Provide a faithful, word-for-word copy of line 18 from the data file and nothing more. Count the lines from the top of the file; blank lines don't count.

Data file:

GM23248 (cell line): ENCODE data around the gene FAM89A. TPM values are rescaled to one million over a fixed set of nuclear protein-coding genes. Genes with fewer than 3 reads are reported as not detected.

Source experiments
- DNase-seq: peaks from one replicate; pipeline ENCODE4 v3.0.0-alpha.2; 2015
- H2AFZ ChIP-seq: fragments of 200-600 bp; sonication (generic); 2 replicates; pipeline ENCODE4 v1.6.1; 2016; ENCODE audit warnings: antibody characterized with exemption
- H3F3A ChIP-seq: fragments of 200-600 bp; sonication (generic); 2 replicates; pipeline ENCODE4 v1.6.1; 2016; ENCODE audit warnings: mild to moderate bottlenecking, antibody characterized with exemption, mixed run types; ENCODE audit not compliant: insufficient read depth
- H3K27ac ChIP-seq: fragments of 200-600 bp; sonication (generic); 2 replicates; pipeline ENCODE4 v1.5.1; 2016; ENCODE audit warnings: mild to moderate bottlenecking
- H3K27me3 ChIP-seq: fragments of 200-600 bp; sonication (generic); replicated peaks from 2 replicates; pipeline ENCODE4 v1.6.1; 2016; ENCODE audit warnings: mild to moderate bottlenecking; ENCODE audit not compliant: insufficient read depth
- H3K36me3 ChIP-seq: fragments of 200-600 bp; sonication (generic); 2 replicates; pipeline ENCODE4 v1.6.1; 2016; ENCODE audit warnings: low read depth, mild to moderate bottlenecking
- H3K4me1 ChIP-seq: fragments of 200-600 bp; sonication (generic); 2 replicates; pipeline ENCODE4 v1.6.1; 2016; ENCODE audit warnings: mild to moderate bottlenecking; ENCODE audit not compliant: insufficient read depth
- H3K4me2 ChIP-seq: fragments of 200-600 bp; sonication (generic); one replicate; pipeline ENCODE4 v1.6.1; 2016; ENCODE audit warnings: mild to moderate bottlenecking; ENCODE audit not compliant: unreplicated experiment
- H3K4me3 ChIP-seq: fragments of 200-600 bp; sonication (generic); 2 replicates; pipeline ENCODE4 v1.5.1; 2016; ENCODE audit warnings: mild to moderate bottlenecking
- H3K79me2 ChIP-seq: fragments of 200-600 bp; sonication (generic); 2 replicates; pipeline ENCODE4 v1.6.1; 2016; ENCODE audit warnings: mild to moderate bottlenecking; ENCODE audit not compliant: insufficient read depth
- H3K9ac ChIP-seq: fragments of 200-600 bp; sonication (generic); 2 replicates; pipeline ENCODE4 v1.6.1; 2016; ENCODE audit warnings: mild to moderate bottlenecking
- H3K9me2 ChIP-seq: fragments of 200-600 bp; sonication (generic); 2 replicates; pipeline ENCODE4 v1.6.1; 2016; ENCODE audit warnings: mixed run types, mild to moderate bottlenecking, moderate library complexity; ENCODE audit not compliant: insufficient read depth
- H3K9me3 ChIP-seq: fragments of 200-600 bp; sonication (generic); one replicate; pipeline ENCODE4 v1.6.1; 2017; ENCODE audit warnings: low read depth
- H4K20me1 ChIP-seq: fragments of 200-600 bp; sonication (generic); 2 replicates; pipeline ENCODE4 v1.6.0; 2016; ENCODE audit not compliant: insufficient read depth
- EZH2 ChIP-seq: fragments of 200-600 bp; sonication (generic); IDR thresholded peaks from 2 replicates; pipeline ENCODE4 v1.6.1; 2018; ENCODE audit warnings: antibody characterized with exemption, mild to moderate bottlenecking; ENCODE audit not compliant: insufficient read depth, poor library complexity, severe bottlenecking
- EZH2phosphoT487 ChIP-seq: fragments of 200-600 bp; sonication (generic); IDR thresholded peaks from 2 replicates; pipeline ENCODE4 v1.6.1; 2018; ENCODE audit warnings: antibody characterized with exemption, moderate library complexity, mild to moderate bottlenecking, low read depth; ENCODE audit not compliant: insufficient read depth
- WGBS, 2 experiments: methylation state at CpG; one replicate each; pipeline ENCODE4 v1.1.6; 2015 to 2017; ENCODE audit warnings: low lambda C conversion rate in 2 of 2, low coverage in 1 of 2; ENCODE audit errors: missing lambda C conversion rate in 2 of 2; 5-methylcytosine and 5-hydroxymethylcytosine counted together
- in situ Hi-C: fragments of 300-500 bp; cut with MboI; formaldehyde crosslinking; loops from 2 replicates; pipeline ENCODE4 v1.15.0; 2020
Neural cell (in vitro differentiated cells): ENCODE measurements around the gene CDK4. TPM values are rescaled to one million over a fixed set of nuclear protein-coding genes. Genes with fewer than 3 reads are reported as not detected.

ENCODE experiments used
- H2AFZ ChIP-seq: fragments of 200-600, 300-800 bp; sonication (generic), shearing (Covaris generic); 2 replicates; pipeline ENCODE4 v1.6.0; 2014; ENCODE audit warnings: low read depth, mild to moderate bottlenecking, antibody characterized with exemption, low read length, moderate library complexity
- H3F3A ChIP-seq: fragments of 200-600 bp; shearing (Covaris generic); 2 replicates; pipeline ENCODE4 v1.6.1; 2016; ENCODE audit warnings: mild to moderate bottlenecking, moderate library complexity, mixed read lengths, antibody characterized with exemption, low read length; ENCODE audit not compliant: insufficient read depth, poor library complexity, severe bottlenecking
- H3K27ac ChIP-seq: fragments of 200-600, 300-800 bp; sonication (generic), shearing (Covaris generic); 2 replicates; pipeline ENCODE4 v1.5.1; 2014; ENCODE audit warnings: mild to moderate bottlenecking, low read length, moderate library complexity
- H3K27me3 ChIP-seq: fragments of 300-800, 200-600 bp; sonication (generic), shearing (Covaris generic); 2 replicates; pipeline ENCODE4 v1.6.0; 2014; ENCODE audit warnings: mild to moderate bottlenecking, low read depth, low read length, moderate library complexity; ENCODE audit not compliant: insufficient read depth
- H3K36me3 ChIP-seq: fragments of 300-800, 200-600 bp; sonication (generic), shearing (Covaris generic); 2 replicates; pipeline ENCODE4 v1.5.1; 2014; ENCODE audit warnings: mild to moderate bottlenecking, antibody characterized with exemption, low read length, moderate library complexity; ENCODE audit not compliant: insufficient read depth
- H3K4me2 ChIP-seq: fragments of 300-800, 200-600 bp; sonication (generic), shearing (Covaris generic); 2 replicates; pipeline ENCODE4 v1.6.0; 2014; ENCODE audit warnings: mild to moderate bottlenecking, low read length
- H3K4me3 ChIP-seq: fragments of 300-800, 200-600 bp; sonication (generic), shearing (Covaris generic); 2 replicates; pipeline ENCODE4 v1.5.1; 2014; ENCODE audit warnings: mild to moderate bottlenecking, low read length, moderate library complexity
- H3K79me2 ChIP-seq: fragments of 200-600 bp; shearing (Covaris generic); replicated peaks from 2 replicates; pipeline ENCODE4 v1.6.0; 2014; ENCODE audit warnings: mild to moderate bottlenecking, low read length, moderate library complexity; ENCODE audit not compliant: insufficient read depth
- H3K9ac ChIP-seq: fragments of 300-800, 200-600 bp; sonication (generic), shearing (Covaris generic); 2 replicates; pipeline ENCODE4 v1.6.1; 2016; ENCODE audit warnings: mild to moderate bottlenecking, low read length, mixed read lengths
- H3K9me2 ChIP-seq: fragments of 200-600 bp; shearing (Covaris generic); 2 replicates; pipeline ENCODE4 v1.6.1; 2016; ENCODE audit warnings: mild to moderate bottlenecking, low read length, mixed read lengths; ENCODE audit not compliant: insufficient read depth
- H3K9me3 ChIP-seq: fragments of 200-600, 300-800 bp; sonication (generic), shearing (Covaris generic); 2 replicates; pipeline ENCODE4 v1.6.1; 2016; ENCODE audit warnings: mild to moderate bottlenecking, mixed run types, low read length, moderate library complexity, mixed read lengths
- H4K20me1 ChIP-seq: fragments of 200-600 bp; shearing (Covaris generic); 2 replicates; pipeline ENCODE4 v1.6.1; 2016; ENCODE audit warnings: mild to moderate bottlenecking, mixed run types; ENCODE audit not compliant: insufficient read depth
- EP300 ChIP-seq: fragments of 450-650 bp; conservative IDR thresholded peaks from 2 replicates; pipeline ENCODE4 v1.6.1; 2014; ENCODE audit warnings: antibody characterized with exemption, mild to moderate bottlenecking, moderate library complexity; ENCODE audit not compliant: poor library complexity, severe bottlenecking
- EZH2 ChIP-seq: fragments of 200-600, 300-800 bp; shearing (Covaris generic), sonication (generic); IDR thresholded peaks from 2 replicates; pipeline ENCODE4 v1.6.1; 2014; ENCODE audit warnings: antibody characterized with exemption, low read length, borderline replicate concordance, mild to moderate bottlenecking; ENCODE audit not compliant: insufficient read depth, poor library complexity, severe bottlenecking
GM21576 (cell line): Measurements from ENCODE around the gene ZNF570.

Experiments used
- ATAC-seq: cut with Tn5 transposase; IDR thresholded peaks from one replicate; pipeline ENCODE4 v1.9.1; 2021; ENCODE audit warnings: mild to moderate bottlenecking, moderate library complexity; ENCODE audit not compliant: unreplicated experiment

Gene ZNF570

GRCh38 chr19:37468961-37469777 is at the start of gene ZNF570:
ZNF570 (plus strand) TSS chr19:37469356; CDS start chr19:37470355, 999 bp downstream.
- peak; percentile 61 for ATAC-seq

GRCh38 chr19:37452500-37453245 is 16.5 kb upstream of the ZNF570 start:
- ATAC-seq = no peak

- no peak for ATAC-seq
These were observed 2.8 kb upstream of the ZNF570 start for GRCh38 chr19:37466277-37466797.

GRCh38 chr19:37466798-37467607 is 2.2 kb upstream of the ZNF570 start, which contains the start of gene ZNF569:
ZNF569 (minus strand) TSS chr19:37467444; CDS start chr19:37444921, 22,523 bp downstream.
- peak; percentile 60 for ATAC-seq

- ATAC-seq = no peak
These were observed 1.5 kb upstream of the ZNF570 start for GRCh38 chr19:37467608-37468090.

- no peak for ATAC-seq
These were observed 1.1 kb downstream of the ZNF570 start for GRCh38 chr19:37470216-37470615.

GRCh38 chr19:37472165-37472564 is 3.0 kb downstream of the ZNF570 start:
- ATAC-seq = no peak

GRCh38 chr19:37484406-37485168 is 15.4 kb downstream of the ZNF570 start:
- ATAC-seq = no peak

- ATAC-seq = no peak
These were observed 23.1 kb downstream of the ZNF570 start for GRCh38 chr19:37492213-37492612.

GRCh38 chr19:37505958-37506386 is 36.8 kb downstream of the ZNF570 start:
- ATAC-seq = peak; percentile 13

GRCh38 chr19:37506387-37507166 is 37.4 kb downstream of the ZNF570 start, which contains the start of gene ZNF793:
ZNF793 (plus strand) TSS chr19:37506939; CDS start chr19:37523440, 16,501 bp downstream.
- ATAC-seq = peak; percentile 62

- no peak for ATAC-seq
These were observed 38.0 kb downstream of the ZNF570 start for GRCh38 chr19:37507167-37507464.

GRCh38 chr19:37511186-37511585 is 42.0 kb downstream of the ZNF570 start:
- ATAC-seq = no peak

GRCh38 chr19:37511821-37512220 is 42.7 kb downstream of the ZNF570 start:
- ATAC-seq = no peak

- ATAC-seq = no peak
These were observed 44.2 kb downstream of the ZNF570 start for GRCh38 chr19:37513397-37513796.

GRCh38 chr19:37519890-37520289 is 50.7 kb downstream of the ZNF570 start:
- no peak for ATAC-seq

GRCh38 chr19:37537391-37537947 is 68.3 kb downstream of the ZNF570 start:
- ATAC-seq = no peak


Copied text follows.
- EZH2phosphoT487 ChIP-seq: fragments of 200-600 bp; sonication (generic); IDR thresholded peaks from 2 replicates; pipeline ENCODE4 v1.6.1; 2018; ENCODE audit warnings: antibody characterized with exemption, moderate library complexity, mild to moderate bottlenecking, low read depth; ENCODE audit not compliant: insufficient read depth